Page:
Surge in liquor thefts in state must be quelled

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The increase in liquor thefts is hardly an unintended consequence of allowing booze to be sold in supermarkets and other retail outlets. Most expected that easier access to booze would result in more people trying to walk out of stores with a bottle or two.

But the increase in thefts is far higher than many anticipated across the state. Local police estimate a 175 percent increase in shoplifting liquor. News reports out of Seattle describe the theft rate as “practically an epidemic.”

This has become more than a crime issue, it’s a public safety issue. Minors have easier access to hard liquor such as vodka, whiskey and tequila.

“We are getting a lot of minors that are stealing it, people that are stealing it and reselling it and I’m sure a lot of it is for their own consumption as well,” Walla Walla Police Department spokesman Tim Bennett said earlier this month. “ ... There’s no way of knowing how much loss is going unreported. We suspect there is a lot.”

Many retailers are still trying to figure out where to display the liquor to increase sales and decrease thefts. It’s essentially a business decision. The same goes for the decision to install expensive security systems. They might reduce thefts but the cost might not justify the benefit.

U-B reporter Vicki Hillouse reported earlier this month that because of the increase in thefts, local law enforcement officials are finding themselves working with retailers on how to display the product and deter theft.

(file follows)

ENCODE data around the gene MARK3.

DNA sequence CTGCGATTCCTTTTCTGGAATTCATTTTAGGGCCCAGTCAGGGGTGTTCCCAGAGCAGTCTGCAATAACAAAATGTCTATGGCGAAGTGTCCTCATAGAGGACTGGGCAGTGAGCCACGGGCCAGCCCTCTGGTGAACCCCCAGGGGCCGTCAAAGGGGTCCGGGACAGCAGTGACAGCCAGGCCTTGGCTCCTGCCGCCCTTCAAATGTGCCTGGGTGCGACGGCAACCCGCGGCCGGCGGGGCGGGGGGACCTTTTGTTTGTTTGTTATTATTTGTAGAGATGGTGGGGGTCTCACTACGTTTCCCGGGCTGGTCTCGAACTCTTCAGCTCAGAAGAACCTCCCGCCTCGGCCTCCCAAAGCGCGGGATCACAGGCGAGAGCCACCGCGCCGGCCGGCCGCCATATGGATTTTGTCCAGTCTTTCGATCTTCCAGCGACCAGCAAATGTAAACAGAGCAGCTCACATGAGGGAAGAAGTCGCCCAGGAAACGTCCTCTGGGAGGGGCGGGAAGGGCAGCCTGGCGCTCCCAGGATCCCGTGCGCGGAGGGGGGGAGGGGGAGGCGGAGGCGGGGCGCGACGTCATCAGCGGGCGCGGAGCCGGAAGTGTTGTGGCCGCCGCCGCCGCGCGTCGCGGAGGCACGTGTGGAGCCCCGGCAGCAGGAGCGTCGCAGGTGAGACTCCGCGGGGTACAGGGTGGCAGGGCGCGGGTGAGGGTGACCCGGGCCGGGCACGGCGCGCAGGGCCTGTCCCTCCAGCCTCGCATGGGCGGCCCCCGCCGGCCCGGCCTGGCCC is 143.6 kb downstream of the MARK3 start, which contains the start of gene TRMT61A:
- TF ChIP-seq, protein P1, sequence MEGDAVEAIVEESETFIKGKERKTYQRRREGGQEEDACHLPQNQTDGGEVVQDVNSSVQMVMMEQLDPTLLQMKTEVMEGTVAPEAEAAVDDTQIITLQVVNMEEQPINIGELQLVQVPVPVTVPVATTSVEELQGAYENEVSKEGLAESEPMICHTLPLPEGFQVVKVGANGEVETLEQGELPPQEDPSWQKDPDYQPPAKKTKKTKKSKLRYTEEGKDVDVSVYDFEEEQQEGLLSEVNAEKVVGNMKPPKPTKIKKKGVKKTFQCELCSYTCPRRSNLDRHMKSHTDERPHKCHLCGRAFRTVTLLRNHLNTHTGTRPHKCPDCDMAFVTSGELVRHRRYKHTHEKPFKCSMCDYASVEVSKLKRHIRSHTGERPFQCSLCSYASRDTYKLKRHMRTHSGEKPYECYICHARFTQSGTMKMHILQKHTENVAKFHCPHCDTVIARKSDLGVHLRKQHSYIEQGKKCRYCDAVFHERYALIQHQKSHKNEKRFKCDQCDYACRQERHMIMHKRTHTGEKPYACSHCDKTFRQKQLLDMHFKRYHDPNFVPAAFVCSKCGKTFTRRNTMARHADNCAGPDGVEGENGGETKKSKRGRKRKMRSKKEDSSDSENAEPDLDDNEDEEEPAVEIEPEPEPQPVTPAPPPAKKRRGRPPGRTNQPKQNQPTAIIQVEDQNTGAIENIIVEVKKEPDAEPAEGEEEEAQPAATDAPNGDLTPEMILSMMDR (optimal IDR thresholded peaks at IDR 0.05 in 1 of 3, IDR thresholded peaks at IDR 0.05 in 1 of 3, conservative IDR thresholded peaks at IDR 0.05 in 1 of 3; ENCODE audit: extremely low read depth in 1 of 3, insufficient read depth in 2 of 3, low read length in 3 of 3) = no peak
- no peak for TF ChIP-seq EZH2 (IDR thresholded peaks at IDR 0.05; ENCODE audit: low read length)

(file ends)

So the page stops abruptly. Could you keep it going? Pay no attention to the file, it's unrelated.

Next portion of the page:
Walla Walla isn’t an island regarding the concern of law enforcement. The increase in liquor thefts has law enforcement seeking a way to target the problem.

KLEWTV out of the Lewiston/Clarkston area reported this week that the Washington Association of Sheriffs and Police Chiefs wants the State Liquor Control Board to require retailers to keep detailed records of theft.

“So once we have that data and we know what the problem is we can start talking about solutions to the theft problem,” said Clarkston Police Chief Joel Hastings.

A record requirement is a solid idea as long as it is structured so it won’t create a burden for retailers.

The data could also be useful in tweaking the law on liquor sales.

Some have suggested that liquor should be sold in more secured areas with only one entrance in and out, much like state-run liquor stores or video-rental areas that were once prevalent in grocery stores.

The approach taken by law enforcement is welcome. Liquor thefts, particularly by minors, must be curbed.



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